Friday, July 31, 2009
Monday, July 27, 2009
Tuesday, July 21, 2009
There are common stimuli that can drastically cause anxiety in a cats behavior:
- Arrival of a stranger
- Intrusion into their personal space
- Sudden movements
- Loud noises
- Novel objects
- Novel smells
- Loss of control over the environment
- The arrival of other cats
This was definitely the case with Tessa. Her harsh reaction to virtually all of these stimuli (except for other cats)made the case very clear. Tessa was indeed having a very hard time adjusting to the drastic changes in her life's routine. So what do you do in cases like this?Initially, we tried to desensitise her to the strangers, having them spend more and more time with her , especially during feedings. With her hesistance to people coming and going becoming an issue, the visitors who stayed longest seemed to be her favorite. Tessa showed us her discomfort by rolling around on the floor, showing her belly and purring like a motor. Progress!!!!
The next step was to move Tessa into an environment with consistancy. We wanted to immerse her in a room where people would stay longer than just few minutes to half an hour and be able to work with her socialization on a continuous basis, making every meal count. The next obvious place to live would be our office!
If you are interested in keeping up with Tessa's progress or would like to take her home to live with you, feel free to email The Cat Behavior Program at firstname.lastname@example.org
Monday, July 20, 2009
After yet another visit to the veterinarian with my 18 year old cat; Matilda, I decided it may be a good time to address what it's like to care for a senior cat. You may remember Matilda from previous posts such as : My Alarm Clock Is Hungry & My Cat Made Me Do It. This time around, the exam shows the onset of kidney disease. As it is, I give Matilda subcutaneous fluids a few times a week to keep her well hydrated and functioning as normal as possible. Although, Matilda habitually defies normalcy, as you can see in her other stories. Her failing health, coupled with cognitive dysfunction (Catzheimers) make caring for her a lesson in life's mysteries.
Sure, there are challenges, disappointments, reality checks and unknown territory behind every corner, but I have news for you.... Some day, your cat will grow old too and it will suddenly occur to you that kitty is not the sharp, nimble footed acrobat s/he once was. Caring for elderly cats is not as bad as some make it out to be. It's just life's reminder that nothing lasts forever. Why not help your cat along the way with dignity and grace?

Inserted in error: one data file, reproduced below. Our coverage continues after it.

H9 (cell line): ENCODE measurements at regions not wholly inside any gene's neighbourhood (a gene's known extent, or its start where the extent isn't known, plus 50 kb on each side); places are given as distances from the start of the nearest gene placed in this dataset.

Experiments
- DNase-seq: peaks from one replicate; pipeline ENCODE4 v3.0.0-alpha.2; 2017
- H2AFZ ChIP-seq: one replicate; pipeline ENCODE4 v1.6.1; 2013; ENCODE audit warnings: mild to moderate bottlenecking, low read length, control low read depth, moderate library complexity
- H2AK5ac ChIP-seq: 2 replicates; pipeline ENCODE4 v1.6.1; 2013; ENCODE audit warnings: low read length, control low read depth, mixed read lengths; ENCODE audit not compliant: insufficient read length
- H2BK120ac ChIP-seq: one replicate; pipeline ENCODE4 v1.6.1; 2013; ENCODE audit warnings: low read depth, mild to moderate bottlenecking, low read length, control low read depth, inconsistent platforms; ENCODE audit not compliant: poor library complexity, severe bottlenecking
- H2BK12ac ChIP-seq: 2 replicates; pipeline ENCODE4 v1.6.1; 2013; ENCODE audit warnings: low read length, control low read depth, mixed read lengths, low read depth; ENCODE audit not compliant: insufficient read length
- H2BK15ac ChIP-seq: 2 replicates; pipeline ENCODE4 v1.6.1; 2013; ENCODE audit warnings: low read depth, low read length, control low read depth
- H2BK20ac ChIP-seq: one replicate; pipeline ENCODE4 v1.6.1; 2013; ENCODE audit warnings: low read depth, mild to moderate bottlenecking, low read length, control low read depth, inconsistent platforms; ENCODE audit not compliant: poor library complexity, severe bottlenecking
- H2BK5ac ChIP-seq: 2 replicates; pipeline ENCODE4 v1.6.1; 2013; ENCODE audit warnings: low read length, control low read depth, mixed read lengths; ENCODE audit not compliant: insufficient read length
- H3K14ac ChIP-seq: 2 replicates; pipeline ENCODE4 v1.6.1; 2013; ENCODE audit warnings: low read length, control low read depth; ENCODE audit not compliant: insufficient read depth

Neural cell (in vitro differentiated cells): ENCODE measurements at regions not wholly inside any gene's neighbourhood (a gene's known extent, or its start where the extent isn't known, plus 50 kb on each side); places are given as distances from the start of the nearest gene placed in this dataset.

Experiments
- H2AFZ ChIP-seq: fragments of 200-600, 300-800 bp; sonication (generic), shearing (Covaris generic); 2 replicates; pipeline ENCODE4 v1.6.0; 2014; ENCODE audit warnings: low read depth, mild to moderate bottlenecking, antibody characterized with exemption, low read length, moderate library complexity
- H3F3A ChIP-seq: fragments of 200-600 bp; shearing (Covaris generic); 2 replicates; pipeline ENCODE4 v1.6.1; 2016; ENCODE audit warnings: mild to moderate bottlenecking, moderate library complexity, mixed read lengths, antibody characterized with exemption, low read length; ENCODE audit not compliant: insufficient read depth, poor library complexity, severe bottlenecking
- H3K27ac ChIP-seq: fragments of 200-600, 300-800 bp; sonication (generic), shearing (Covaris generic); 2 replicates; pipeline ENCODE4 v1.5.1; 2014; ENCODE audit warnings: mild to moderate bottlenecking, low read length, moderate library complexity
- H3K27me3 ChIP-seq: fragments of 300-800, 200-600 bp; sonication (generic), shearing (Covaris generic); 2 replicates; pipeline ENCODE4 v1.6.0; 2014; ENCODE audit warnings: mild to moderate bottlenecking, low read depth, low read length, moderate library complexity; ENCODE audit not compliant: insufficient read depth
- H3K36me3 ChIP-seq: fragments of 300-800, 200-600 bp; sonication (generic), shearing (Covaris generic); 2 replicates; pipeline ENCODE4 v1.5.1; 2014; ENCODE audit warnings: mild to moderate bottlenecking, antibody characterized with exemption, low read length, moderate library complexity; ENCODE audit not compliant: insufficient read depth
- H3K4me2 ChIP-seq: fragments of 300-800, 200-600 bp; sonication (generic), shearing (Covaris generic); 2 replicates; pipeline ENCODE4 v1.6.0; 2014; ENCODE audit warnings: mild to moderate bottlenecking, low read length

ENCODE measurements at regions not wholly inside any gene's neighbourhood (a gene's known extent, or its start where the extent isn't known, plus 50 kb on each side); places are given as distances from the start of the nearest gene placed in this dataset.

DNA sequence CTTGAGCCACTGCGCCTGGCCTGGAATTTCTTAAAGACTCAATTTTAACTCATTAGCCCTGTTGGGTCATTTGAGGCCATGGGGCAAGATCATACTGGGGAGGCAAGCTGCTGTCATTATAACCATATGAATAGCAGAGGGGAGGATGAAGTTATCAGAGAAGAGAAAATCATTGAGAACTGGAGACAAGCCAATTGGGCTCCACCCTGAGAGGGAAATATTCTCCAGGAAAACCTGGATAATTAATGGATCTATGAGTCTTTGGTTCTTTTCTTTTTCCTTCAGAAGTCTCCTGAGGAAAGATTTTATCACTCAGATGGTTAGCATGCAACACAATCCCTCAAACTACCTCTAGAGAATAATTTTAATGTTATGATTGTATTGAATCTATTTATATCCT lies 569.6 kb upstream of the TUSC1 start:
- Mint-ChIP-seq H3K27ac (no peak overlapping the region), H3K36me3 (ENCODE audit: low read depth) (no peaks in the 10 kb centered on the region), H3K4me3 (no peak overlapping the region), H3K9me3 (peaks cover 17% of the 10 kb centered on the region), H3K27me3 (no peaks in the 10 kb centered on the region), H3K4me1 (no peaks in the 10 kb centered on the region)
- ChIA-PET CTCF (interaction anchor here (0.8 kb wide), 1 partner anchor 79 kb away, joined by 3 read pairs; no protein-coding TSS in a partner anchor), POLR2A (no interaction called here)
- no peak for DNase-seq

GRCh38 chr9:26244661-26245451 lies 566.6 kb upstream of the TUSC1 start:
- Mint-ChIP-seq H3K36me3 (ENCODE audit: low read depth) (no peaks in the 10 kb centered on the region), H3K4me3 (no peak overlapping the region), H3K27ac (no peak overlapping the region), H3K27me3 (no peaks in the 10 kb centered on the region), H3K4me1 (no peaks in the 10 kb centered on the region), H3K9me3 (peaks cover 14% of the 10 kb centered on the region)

When is a cat considered a senior?
Cats often initially show age related physical changes between the ages of seven and ten years. Most human companions will notice differences, both physically and behaviorally in their cat, by the time the kitty is twelve. In my case, I started to see signs of aging in Matilda around fifteen. It's been a long three years since then!
You may notice some of these common signs of aging in your cat:
Many cats will have some difficulty jumping or climbing onto higher surfaces due to arthritis.
- Your cat may be less diligent about grooming himself. (Their hair can appear matted or greasy)
- Changes (in environment or routine) may be more difficult to adjust to.
- Increased vocalization, or meowing is louder than usual.
- Your cat may sleep more (ok, more than usual).
- Decrease in energy and zest for play.
- Change in appetite or refusal to eat.
- Litter box avoidance or aversion.
- An increase in aggression due to pain or confusion.
- Some cats become more relaxed and mellow, and may be more accepting of petting or medicating.
Ways to Accommodate an Older Cat’s Special Needs
For cats with arthritis or joint pains, ramps or stairs covered with carpeting are helpful to make access to sofas, beds, or other favorite resting places easier. There are also elevated food and water dishes available if your kitty has trouble with neck pain.
If your kitty is not grooming well, you will need to help out. Matted coats, particularly on long-haired cats are unhealthy and uncomfortable. Regular grooming is good for their fur and for skin-circulation, and many cats enjoy being brushed. Try a few different style brushes to see which your cat prefers.
Hear no evil, See no evil, Taste no evil
As hearing and sight become less acute, you may notice you cat lumbering around the house or even hiding as a result. Adding night lights or providing extra light in general is a thoughtful accommodation. If blindness appears suddenly, then it will be more obvious with the cat noticeably bumping into furniture or walls. Restricting territory or padding sharp corners of low furniture will prevent injury. In the case of hearing loss, a lack of response to sounds, coming when called (most cats ignore you anyway), or an increased vocalization or disorientation may also be apparent.
Some cats will become picky about food. This is best discussed with a veterinarian as it can indicate a tooth/gum condition or other health problem. However, some elderly pets may just need to be tempted to eat. It can help to feed smaller, more frequent meals. They may be more responsive to fresh food, or food that has been gently heated, as they can often smell it better. Older cats need to drink plenty of water, and it may be necessary to try several different water sources to insure they are drinking.